Data Revolution Is Unleashing The Era Of The Quantified Enterprise
Driving organisational change is notoriously difficult but, for the first time in history, we have access to knowledge and tools that can soothe that pain.
In a world in constant beta, where change is the new normal and where the connected customer is more powerful than ever, organisations are left with no choice but to transform. But driving change is notoriously difficult and the stress of constant (and often unsuccessful) change initiatives can fray the very fabric that holds an organisation together.
The good news is that, for the first time in human history, we have access to knowledge and tools that can soothe the pain of change. Let me explain how, and the way I arrived at this realisation.
A Lot Of Catching Up
In 2010, a UN agency invited me to redesign a 40 year old event. The world had changed a lot in 40 years, the organisation not so much and the event hardly at all. While relatively new kids on the block (World Economic Forum, Mobile World Congress) were harnessing digital to engage, amplify, win brand advocates, drive brand loyalty, deliver seamless customer experience, and grow, this event was late to the digital table.
I accepted the gauntlet and moved to Geneva to embark on the most challenging, educational and gratifying journey of my career so far.
In the Nineties and Noughties my agency specialised in helping traditional companies to understand changing customer behaviours and expectations, and to ride the digital wave of change. My career had focussed on using digital technologies to break down the walls between silos and get people working together. Learning by doing over 12 years, we developed a toolkit to help clients catalyse cross-organisational collaboration, harness the power of digital and nurture innovative cultures.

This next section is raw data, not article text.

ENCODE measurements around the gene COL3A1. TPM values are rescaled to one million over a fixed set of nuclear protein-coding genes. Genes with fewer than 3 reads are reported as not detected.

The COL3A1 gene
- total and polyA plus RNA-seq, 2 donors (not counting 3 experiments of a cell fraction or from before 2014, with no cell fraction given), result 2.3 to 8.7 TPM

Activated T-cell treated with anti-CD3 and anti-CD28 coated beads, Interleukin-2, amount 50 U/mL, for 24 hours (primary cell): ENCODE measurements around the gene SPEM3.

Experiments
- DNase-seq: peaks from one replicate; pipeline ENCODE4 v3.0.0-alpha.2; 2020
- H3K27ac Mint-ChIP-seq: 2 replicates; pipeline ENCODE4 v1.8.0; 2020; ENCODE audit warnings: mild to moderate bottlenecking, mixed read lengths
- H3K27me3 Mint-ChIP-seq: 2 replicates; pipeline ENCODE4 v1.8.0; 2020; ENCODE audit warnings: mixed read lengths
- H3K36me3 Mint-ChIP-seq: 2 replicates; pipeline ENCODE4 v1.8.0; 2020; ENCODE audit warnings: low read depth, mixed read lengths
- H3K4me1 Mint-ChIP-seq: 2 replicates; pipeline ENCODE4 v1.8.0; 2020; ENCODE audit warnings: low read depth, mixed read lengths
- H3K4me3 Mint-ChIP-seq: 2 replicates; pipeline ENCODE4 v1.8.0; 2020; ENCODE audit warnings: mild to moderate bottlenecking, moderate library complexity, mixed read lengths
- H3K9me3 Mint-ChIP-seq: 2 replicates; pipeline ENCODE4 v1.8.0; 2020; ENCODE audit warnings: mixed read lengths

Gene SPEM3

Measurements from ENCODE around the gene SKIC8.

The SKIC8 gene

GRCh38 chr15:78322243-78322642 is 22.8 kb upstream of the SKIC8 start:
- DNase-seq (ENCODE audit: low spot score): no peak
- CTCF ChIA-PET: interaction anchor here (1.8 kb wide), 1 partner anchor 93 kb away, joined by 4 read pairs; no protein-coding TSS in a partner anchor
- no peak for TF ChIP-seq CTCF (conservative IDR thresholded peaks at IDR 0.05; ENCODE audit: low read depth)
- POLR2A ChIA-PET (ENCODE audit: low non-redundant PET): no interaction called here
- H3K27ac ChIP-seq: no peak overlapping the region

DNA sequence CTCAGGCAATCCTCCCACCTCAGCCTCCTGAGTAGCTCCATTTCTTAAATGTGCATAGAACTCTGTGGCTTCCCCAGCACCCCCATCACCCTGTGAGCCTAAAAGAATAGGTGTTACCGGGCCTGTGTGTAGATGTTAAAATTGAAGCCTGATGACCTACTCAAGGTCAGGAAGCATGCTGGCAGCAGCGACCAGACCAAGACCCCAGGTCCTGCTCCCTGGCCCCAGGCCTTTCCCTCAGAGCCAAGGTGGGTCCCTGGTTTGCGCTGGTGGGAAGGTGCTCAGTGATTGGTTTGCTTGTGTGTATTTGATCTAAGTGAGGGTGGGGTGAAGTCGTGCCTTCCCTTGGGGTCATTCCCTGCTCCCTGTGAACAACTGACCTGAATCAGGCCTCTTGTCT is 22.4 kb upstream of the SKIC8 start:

My task at the UN was to apply that toolkit to transform their biggest revenue driver, and we succeeded. The event was transformed, the impact was significant, but the journey was often painful and fraught with resistance and fear. The process often felt like skiing uphill through honey. There had to be an easier way.
I needed to find answers: Why do people react so badly to change? Why do they fight tooth and nail to resist it—even when it is clear the change will lead to positive outcomes? Can we minimise resistance and dull the pain of the transformation journey?
Thus began my foray into the fascinating world of behavioural sciences, where many of my questions were answered and where I found crucial additions to my transformation toolkit.
The Myth Of Rationality
Relatively new and rapidly evolving scientific disciplines (systems science, social physics, behavioural and positive psychology, neuroscience) all super-charged by cheap and accessible behavioural data, are starting to explain why we behave the way we do.
Behavioural economists like the wonderful Dan Ariely and social physicists like MIT’s Sandy Pentland offer potent, and often surprising, insights into human behaviour that can help us to nudge people along a smoother road to transformation.